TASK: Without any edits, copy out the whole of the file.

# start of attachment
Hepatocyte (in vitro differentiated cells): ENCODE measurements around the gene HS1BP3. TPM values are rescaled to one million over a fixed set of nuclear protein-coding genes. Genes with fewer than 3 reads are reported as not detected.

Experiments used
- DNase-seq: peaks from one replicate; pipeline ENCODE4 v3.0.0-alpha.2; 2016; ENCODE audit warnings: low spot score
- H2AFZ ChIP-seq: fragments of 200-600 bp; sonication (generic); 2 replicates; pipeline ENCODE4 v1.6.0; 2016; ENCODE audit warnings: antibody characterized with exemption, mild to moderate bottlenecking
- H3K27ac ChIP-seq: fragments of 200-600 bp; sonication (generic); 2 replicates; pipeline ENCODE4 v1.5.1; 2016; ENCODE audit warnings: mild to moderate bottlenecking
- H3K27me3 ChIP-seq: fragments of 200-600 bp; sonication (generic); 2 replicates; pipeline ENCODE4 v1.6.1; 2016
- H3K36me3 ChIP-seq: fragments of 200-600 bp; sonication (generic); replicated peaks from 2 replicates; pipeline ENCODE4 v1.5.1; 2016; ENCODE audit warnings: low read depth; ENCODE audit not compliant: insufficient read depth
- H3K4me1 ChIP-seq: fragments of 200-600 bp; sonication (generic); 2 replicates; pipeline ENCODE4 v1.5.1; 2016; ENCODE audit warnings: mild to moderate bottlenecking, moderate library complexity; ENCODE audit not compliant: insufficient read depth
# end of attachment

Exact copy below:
Hepatocyte (in vitro differentiated cells): ENCODE measurements around the gene HS1BP3. TPM values are rescaled to one million over a fixed set of nuclear protein-coding genes. Genes with fewer than 3 reads are reported as not detected.

Experiments used
- DNase-seq: peaks from one replicate; pipeline ENCODE4 v3.0.0-alpha.2; 2016; ENCODE audit warnings: low spot score
- H2AFZ ChIP-seq: fragments of 200-600 bp; sonication (generic); 2 replicates; pipeline ENCODE4 v1.6.0; 2016; ENCODE audit warnings: antibody characterized with exemption, mild to moderate bottlenecking
- H3K27ac ChIP-seq: fragments of 200-600 bp; sonication (generic); 2 replicates; pipeline ENCODE4 v1.5.1; 2016; ENCODE audit warnings: mild to moderate bottlenecking
- H3K27me3 ChIP-seq: fragments of 200-600 bp; sonication (generic); 2 replicates; pipeline ENCODE4 v1.6.1; 2016
- H3K36me3 ChIP-seq: fragments of 200-600 bp; sonication (generic); replicated peaks from 2 replicates; pipeline ENCODE4 v1.5.1; 2016; ENCODE audit warnings: low read depth; ENCODE audit not compliant: insufficient read depth
- H3K4me1 ChIP-seq: fragments of 200-600 bp; sonication (generic); 2 replicates; pipeline ENCODE4 v1.5.1; 2016; ENCODE audit warnings: mild to moderate bottlenecking, moderate library complexity; ENCODE audit not compliant: insufficient read depth